J Orthop Res 2018 06 28;36(6):1659-1665. Epub 2017 Nov 28.

UHealth Sports Medicine Institute, Miller School of Medicine, University of Miami, Miami, Florida.

Traumatic knee injuries often result in damage to articular cartilage and other joint structures. Such trauma is a strong risk factor for the future development and progression of osteoarthritis (OA). The molecular mechanisms and signaling pathways modulating response to knee joint trauma remain unclear. Moreover, investigations of biomarkers influencing responses have been targeted rather than broad, unbiased discovery studies. Herein, we characterize the complete complement of extracellular RNA (exRNA) in the synovial fluid of 14 subjects following knee injury. Fluid was collected during surgery from the injured knees, and from the contralateral knee in a subset, undergoing surgical repair of the ACL and/or meniscal repair/debridement. Arthroscopic grading of chondral damage in four knee compartments was performed using the Outerbridge classification. exRNA was extracted and subjected to massively parallel total RNA sequencing. Differential abundance of RNA was calculated between the subject cohorts of injured and non-injured knee, average Outerbridge score ≥0.5 and less, and chronic and acute injury duration defined as ≤4 months till surgery or longer. Overall, expression of several thousand genes was identified in the synovial fluid. Furthermore, differential expression analysis suggests a role of exRNA fragments of matrix metalloproteinases and skeletal muscle fiber genes in the response to traumatic injury. Together, these data suggest that high-throughput approaches can indicate exRNA molecular signatures following knee trauma. Future studies are required to more fully characterize the biological roles of these exRNA and the cadence of their respective release that may lead to translational treatment options for post-traumatic OA. © 2017 Orthopaedic Research Society. Published by Wiley Periodicals, Inc. J Orthop Res 36:1659-1665, 2018.
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http://dx.doi.org/10.1002/jor.23802DOI Listing
June 2018

Global Gene Expression Change Induced by Major Thoracoabdominal Surgery.

Ann Surg 2017 12;266(6):981-987

*Division of Trauma and Surgical Critical Care, Dewitt-Daughtry Department of Surgery, University of Miami Miller School of Medicine, Miami, FL †John P. Hussman Institute for Human Genomics, University of Miami Miller School of Medicine, Miami, FL ‡Division of Surgical Oncology, Dewitt-Daughtry Department of Surgery, University of Miami Miller School of Medicine, Miami, FL.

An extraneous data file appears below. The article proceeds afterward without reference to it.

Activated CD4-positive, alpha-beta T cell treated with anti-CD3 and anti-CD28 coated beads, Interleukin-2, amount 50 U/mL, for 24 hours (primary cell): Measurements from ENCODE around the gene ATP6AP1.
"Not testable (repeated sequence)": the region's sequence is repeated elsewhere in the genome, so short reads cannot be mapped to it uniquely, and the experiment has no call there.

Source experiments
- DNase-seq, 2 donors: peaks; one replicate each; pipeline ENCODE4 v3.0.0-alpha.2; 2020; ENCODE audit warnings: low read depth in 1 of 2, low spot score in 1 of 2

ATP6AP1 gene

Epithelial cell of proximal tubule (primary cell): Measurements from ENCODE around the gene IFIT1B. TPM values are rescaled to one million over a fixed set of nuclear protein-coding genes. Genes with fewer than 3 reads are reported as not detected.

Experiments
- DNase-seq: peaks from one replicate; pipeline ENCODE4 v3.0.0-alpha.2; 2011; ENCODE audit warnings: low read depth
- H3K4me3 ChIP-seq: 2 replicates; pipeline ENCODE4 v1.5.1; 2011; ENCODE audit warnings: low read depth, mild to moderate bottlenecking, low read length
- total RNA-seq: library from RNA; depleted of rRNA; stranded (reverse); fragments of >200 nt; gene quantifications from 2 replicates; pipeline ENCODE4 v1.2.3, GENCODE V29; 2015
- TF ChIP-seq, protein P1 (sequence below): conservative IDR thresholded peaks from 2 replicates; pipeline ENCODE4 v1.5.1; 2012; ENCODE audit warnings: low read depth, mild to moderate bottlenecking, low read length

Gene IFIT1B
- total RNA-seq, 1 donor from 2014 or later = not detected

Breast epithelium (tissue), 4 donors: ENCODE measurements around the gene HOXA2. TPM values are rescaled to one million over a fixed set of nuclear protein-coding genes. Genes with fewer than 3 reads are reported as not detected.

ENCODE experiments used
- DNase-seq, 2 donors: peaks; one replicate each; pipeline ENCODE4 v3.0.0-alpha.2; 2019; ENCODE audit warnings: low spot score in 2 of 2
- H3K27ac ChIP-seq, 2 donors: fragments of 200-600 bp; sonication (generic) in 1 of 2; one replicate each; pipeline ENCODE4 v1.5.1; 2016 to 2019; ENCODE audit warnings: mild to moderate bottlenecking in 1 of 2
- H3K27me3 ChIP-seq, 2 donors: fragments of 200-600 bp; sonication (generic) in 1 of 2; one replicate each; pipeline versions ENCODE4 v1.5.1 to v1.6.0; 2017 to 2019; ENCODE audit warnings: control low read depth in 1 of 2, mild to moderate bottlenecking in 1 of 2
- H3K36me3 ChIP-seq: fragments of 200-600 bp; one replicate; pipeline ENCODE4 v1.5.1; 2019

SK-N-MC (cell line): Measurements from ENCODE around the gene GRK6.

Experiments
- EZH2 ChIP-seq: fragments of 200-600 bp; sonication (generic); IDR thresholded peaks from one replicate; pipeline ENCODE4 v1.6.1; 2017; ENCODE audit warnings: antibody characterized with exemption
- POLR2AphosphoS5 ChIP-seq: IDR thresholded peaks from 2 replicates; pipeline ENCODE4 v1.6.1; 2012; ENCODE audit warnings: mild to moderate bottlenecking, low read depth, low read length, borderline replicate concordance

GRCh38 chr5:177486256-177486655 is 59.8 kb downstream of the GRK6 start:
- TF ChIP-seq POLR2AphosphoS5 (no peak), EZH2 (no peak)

Objective: To test the hypothesis that major thoracoabdominal surgery induces gene expression changes associated with adverse outcomes.

Background: Widely different traumatic injuries evoke surprisingly similar gene expression profiles, but there is limited information on whether the iatrogenic injury caused by major surgery is associated with similar patterns.

Methods: With informed consent, blood samples were obtained from 50 patients before and after open transhiatal esophagectomy or pancreaticoduodenectomy. Twelve cases with complicated recoveries (death, infection, venous thromboembolism) were matched with 12 cases with uneventful recoveries. Global gene expression was assayed using human microarray chips. A 2-fold change with a corrected P < 0.05 was considered differentially expressed.

Results: In these 24 patients, 522 genes were differentially expressed after surgery; 248 (48%) were upregulated (innate immunity and inflammation) and 274 (52%) were downregulated [adaptive immunity (antigen presentation, T-cell function)]. Hierarchical clustering of the profile reliably predicted pre- and postoperative status. The within-patient change was 3.08 ± 0.91-fold. There was no measurable association with age, malignancy, procedure, surgery length, operative blood loss, or transfusion requirements, but was positively associated with postoperative infection (3.81 ± 0.97 vs 2.79 ± 0.73; P = 0.009) and hospital length of stay (r = 0.583, P = 0.003). Venous thromboembolism and mortality each occurred in one patient, thus no associations were possible.

Conclusions: Major surgery induces a quantifiable pattern of gene expression change that is associated with adverse outcome. This could reflect early impaired adaptive immunity and suggests potential therapeutic targets to improve postoperative recovery.
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http://dx.doi.org/10.1097/SLA.0000000000001992DOI Listing
December 2017

Targeted massively parallel sequencing of autism spectrum disorder-associated genes in a case control cohort reveals rare loss-of-function risk variants.

Mol Autism 2015 7;6:43. Epub 2015 Jul 7.